Power, Gender and Social Change in Africa
Gender plays a hugely significant and too often under-considered role in predicting how accessible resources such as education, wage-based employment, physical and mental health care, adequate nutrition and housing will be to an individual or community.
According to a 2001 World Bank report titled Engendering Development—Through Gender Equality in Rights, Resources, and Voice, enormous disparities exist between men and women in terms of basic rights and the power to determine the future, both in Africa and around the globe. A better understanding of the links between gender, public policy and development outcomes would allow for more effective policy formulation and implementation at many levels. This book, through its discussion of the challenges, achievements and lessons learned in efforts to attain gender equality, sheds light on these important issues.
The book contains chapters from an interdisciplinary group of scholars, including sociologists, economists, political scientists, scholars of law, anthropologists, historians and others. The work includes analysis of strategic gender initiatives, case studies, research, and policies as well as conceptual and theoretical pieces.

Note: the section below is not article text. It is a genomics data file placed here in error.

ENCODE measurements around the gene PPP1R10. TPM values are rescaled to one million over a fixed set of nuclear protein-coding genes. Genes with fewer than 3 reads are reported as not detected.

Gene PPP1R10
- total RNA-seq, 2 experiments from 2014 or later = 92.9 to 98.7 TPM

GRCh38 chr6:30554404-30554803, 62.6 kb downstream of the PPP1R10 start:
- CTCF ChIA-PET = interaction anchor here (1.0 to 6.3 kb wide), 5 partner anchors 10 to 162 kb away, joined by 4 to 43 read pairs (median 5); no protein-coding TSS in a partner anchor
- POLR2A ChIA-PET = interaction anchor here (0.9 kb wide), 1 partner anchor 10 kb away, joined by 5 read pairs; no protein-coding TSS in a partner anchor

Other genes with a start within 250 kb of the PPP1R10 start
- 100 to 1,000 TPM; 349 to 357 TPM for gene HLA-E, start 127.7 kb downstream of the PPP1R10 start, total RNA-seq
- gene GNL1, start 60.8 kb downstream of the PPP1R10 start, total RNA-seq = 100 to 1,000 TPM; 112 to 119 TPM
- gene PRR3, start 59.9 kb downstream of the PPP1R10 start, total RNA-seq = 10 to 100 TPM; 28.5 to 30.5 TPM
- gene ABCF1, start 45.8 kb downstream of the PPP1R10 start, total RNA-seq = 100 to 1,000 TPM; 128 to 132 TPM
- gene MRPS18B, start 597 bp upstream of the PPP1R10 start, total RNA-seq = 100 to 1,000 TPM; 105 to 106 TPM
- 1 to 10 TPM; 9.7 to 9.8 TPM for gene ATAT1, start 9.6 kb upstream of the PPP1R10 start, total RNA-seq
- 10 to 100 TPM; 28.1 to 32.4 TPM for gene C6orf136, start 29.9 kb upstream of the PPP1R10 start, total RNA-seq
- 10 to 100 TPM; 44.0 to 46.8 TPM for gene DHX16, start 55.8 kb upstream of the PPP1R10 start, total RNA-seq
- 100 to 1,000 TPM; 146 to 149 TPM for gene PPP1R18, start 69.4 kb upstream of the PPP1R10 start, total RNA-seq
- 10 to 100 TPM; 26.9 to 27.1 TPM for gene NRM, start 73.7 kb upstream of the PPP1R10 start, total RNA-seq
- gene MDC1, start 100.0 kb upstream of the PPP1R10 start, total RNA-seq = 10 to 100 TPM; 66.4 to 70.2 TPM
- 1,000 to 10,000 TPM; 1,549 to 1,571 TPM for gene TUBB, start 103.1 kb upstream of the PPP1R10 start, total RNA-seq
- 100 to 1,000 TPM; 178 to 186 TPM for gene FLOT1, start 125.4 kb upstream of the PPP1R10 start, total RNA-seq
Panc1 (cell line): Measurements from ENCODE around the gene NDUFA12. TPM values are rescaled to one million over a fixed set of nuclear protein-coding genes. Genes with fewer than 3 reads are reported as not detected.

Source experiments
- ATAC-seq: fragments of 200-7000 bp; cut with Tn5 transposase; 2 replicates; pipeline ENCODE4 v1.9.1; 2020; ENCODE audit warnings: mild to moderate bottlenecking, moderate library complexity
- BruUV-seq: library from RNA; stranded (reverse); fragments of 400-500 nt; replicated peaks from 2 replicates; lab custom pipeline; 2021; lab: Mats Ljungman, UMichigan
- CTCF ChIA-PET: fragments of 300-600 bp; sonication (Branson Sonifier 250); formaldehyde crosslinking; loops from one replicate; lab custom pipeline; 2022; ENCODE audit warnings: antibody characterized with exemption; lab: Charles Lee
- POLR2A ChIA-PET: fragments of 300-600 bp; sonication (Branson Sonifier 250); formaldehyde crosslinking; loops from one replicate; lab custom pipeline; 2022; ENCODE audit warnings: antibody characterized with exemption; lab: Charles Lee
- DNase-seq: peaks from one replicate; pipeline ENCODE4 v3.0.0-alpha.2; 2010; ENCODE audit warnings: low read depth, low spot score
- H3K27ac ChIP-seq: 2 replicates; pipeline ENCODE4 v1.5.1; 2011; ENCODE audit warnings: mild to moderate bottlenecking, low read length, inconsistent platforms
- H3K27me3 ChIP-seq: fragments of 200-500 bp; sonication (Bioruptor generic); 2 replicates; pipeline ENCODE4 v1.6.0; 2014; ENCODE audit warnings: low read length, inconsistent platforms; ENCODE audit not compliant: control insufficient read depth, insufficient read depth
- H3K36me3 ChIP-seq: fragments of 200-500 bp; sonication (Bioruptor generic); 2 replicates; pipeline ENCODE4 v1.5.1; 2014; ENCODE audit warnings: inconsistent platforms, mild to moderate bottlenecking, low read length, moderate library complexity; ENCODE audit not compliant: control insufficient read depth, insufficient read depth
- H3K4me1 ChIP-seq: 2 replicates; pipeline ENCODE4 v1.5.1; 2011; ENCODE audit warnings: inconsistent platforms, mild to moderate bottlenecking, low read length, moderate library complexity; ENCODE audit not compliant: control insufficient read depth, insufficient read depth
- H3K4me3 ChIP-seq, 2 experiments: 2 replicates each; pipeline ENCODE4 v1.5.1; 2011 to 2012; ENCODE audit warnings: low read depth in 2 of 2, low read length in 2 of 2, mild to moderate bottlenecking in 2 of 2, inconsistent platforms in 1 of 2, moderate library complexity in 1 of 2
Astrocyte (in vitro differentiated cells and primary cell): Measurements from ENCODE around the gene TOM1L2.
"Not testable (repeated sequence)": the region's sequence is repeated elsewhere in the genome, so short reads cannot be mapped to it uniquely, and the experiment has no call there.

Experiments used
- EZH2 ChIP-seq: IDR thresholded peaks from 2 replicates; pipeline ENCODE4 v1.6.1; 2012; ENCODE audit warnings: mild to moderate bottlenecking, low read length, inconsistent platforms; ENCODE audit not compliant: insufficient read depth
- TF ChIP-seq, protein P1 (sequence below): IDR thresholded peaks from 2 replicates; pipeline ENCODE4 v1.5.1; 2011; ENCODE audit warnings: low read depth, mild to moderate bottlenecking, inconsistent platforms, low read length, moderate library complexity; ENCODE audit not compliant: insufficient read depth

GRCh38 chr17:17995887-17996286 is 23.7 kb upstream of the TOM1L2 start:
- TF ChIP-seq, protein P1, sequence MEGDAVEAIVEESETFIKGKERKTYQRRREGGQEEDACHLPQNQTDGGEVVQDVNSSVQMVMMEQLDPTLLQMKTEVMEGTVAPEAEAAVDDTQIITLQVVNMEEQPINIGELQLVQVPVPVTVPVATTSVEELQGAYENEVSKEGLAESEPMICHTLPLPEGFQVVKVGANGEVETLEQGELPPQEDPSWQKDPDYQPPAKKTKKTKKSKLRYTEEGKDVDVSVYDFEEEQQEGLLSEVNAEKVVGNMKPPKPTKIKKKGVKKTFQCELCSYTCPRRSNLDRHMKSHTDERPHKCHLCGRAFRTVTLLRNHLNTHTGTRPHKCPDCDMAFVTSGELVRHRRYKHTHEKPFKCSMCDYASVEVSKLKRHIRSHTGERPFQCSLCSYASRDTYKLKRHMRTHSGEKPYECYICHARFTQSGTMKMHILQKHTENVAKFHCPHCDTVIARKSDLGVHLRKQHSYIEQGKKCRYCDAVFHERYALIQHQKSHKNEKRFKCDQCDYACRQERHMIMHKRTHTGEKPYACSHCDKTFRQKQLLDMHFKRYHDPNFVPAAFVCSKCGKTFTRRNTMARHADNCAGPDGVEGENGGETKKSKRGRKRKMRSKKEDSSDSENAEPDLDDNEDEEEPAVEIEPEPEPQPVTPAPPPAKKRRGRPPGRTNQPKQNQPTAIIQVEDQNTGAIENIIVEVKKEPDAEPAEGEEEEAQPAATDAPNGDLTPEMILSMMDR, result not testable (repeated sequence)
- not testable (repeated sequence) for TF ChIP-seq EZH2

With its format of ideas, resources and recorded experiences as well as theoretical models and best practices, the book is an important contribution to academic and political discourse on the intricate links between gender, power, and social change in Africa and around the world.
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But such a strategy misses the emotive traction of the particular constructs of “
mothers” right now in many African societies—strong constructions of women as
mothers, as well as wives and grandmothers and mothers-in-law, and, in many ...
Feminists often warn against the potential dangers in appeals to motherhood and
the historical manipulation of motherhood in nationalism—the mothers of the
nation whose duty is to produce children, especially soldiers for the nation's
The Dow decision referred to liberal democratic values and the changing status
of “women” in striking down the Citizenship Amendment Law, but the case itself
was originally posed as “mothers” married to foreigners vs. “fathers” married to ...
This author contends that Emang Basadi is also constituting “women” citizens as
“mothers”—powerful mothers with equal ... them as powerful mothers, but also
involves the problems identified by Manicom—the privileging of gender over
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